19th century Louisiana Sugar or Honey Wagon. (Courtesy of the Lethbridge Historical Society)

Johnson described Byers’ wife Mattie “as a big, bustling, unhappy woman” who ran a tight ship. The tirades she directed at Andy provided frequent entertainment for the neighborhood, as did Andy’s often profane efforts to get his mule to move. Andy and Mattie continued to live on North Main Street in 1920 and 1930, at which time he was eighty years old. Mattie Byers died in Davidson on July 6, 1936. I could find no record of Andy’s death.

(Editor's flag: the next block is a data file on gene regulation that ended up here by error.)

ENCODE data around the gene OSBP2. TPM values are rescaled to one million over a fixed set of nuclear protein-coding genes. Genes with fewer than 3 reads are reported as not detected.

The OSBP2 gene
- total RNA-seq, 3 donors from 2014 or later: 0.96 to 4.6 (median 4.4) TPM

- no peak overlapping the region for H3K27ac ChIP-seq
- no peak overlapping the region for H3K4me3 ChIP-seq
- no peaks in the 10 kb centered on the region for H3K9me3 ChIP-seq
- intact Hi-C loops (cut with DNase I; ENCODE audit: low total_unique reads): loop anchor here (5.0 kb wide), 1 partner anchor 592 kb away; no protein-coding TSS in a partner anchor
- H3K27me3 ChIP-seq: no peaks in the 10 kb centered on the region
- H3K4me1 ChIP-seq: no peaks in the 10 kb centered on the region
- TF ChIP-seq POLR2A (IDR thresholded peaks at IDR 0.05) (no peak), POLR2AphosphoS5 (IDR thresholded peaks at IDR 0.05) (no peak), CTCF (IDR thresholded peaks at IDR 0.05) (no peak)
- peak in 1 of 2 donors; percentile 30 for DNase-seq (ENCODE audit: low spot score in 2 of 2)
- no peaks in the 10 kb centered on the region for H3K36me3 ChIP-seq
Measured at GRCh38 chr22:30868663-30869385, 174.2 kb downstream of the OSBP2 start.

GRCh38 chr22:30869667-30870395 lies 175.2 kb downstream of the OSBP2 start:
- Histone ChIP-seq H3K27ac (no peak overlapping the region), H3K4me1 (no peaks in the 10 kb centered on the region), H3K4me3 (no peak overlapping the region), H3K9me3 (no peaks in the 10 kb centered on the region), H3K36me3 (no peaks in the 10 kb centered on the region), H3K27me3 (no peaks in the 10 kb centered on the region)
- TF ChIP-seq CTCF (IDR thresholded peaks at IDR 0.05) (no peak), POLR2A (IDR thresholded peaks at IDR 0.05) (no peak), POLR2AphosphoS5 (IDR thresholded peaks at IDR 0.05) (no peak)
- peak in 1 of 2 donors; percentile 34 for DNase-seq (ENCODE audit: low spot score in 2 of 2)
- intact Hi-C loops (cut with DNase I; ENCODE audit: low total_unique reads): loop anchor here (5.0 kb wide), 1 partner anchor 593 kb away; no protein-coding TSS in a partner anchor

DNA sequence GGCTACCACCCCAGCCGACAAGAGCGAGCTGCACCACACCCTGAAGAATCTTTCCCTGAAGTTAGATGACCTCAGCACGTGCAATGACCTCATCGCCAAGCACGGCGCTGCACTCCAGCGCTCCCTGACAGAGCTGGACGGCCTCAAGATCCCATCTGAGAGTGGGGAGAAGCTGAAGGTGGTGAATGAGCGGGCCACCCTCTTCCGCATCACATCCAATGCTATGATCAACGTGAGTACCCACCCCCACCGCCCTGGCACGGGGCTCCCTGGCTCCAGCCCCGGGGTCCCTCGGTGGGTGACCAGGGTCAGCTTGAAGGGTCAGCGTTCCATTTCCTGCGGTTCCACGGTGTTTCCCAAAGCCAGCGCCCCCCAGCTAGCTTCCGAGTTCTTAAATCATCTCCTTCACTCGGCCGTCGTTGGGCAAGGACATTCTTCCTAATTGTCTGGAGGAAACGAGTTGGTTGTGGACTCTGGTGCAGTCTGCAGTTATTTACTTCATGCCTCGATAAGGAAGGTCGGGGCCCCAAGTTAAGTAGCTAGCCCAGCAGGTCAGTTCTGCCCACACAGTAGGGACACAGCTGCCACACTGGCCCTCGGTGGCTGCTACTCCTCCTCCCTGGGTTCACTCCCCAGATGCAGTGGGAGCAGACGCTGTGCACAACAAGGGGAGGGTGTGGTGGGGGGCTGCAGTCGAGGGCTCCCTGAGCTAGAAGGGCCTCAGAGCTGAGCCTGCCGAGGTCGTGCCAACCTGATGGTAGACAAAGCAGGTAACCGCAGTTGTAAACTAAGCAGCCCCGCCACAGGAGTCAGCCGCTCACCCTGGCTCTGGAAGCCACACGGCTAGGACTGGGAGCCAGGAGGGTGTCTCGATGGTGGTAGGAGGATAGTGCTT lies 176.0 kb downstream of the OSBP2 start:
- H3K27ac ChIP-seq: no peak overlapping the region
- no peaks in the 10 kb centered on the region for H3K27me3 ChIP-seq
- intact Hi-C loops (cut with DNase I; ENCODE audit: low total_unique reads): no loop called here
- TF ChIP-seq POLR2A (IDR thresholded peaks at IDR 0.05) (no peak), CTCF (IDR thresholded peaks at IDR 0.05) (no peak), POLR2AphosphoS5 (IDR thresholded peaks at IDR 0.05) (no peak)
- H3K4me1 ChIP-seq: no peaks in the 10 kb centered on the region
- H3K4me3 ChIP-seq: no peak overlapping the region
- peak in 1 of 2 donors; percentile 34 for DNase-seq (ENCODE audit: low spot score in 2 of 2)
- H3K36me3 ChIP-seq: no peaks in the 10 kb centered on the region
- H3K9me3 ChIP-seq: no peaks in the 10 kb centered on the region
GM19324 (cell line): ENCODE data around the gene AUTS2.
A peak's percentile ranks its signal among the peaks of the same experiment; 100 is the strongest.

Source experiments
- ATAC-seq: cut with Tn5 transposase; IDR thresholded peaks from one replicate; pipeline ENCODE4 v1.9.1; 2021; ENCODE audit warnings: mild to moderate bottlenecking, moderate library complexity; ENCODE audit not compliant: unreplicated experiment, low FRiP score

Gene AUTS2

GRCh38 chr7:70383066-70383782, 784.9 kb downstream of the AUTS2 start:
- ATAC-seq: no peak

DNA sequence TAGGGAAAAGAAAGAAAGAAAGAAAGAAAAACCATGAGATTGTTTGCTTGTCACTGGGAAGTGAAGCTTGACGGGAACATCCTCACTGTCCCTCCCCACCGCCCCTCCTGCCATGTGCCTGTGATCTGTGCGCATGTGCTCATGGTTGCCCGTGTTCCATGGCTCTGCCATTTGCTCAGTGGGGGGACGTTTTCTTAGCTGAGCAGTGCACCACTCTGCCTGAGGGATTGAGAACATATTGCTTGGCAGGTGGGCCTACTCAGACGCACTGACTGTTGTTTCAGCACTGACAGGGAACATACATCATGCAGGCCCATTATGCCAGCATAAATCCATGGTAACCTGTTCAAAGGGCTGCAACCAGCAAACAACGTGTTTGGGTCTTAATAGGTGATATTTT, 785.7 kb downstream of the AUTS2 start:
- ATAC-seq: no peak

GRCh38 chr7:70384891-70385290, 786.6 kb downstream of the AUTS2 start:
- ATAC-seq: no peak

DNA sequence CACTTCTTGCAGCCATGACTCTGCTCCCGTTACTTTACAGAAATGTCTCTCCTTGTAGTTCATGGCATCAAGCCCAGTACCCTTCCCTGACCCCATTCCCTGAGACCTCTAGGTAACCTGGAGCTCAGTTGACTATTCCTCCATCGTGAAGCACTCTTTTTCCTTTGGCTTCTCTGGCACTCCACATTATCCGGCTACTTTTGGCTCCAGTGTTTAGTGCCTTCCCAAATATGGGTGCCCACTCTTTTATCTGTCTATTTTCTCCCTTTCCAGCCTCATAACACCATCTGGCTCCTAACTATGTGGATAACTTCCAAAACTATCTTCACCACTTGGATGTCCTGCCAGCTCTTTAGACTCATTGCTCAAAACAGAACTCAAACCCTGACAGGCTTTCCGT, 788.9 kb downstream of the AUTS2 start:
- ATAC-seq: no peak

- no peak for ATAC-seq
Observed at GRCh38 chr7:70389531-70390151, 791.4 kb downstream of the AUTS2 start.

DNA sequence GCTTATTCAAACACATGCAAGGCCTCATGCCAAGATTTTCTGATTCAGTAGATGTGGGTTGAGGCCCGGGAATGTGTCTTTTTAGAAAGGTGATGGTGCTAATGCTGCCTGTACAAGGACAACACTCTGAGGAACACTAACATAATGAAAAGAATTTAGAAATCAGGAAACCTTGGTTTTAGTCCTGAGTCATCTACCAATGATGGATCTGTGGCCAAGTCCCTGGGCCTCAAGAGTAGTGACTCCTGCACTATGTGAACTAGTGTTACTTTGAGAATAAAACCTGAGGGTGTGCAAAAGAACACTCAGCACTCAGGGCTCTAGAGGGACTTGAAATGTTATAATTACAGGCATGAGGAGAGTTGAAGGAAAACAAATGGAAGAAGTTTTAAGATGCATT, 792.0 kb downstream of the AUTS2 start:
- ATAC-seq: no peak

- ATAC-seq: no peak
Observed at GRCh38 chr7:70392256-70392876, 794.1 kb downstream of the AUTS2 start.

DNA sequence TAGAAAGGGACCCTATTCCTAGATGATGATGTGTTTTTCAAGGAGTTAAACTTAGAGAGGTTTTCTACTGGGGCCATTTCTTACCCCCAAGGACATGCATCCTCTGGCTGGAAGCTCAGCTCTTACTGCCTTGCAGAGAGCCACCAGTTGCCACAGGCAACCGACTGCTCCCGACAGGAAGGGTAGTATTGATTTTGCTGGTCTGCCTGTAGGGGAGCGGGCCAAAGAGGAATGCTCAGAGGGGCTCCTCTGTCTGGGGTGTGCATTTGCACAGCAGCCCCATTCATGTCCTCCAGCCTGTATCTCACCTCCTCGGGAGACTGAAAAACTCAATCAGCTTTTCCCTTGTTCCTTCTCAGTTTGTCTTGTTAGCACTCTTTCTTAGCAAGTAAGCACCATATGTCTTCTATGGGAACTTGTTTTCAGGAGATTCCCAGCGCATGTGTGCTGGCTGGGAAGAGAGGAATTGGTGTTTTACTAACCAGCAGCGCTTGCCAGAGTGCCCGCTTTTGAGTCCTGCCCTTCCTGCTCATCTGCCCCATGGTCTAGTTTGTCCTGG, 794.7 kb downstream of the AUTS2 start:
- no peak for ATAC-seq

“Young” Andy’s brother Monroe Hiram Byers, with whom Margaret Byers lived in 1880, also lived in Davidson. Born in 1862, he died in 1924 and is buried in the Christian Aid Society Cemetery.  He married Mary A. Torrance of Derita in 1883, and in 1900 they were living in Davidson with their children Charles R. (3), Walter W. (1), and a 9-year-old cousin named William. Monroe worked as a day laborer and owned his own home. Mary worked as a washerwoman.

By 1910, they were living on Concord Road in Davidson, and Monroe was employed doing odd jobs. At this time, he was listed as renting his home. By 1920 they were living on Mock’s Hill on the west side of Davidson, and Monroe was working as the janitor at the Davidson College Presbyterian Church. Monroe died of tuberculosis and heart trouble in December of 1924. Mary died in 1928.